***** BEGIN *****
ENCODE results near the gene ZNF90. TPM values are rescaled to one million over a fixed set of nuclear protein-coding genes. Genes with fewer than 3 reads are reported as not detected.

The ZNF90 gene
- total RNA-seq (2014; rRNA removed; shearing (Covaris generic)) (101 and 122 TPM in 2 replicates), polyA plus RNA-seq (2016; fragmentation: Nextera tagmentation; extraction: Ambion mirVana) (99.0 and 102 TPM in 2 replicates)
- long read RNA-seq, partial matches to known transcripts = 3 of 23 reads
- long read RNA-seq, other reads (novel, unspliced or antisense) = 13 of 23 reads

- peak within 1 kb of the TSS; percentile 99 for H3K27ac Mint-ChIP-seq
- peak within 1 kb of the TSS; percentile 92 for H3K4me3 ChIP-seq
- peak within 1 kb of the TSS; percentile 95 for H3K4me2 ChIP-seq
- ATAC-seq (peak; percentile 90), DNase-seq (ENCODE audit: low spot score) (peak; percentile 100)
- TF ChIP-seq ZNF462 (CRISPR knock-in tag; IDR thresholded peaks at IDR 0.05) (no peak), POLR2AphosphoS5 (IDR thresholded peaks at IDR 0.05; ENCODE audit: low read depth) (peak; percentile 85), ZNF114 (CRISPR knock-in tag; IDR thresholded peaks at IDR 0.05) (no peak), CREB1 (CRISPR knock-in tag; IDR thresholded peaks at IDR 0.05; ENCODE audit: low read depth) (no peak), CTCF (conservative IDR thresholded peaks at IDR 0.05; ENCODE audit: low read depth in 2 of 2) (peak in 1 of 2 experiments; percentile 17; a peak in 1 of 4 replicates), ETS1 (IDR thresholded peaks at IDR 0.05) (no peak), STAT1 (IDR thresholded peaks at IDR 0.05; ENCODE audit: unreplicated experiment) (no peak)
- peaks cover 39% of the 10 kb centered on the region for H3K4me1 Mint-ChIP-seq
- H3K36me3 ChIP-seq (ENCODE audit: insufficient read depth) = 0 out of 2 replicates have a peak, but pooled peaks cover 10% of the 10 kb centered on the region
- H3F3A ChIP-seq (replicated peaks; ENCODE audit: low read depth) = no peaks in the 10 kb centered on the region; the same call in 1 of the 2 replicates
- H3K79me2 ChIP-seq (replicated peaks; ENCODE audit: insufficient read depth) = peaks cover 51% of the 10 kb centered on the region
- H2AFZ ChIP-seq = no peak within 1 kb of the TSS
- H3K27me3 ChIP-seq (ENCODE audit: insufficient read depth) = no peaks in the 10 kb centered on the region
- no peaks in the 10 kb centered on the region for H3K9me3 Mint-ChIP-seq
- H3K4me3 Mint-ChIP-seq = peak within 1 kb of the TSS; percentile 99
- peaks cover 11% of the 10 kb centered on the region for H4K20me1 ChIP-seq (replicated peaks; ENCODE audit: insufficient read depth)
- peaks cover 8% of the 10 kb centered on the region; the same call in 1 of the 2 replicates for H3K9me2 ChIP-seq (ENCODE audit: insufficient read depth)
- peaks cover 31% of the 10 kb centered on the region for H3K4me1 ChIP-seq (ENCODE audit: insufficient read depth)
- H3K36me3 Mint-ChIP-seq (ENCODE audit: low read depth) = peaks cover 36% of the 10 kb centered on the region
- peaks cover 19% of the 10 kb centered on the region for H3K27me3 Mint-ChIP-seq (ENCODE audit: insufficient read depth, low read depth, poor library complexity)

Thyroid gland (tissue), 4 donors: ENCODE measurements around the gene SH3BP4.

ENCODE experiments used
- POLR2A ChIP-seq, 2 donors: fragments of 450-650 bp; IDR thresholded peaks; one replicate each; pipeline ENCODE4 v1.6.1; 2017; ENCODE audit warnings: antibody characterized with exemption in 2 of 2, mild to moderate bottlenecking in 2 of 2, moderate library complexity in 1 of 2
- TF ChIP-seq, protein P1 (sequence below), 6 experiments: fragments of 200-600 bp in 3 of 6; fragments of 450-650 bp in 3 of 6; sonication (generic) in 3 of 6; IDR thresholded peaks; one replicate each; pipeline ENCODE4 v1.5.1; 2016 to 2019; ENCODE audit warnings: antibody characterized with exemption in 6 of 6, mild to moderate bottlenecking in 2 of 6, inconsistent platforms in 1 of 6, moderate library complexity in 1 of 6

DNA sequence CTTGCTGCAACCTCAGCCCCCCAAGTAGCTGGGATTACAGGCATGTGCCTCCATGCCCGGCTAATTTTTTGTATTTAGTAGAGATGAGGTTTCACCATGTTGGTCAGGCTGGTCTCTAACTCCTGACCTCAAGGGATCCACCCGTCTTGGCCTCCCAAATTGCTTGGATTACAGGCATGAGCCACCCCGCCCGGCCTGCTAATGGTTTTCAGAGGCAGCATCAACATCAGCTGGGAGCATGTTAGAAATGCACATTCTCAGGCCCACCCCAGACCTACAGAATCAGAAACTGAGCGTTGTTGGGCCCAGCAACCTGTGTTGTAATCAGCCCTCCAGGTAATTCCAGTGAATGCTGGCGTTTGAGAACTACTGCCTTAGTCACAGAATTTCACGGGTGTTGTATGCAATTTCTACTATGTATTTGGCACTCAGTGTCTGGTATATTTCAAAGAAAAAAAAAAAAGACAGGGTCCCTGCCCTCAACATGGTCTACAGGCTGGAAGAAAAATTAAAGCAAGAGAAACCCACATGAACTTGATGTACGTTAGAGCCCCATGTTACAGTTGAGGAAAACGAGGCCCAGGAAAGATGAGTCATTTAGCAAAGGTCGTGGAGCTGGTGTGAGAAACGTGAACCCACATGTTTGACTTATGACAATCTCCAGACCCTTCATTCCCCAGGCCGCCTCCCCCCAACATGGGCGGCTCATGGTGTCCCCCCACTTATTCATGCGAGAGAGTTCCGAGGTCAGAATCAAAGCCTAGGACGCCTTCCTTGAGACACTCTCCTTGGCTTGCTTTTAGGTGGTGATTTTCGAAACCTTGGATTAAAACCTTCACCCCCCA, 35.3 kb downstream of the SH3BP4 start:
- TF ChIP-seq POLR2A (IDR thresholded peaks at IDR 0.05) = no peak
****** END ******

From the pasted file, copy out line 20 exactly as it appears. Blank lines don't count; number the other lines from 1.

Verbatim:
- peaks cover 8% of the 10 kb centered on the region; the same call in 1 of the 2 replicates for H3K9me2 ChIP-seq (ENCODE audit: insufficient read depth)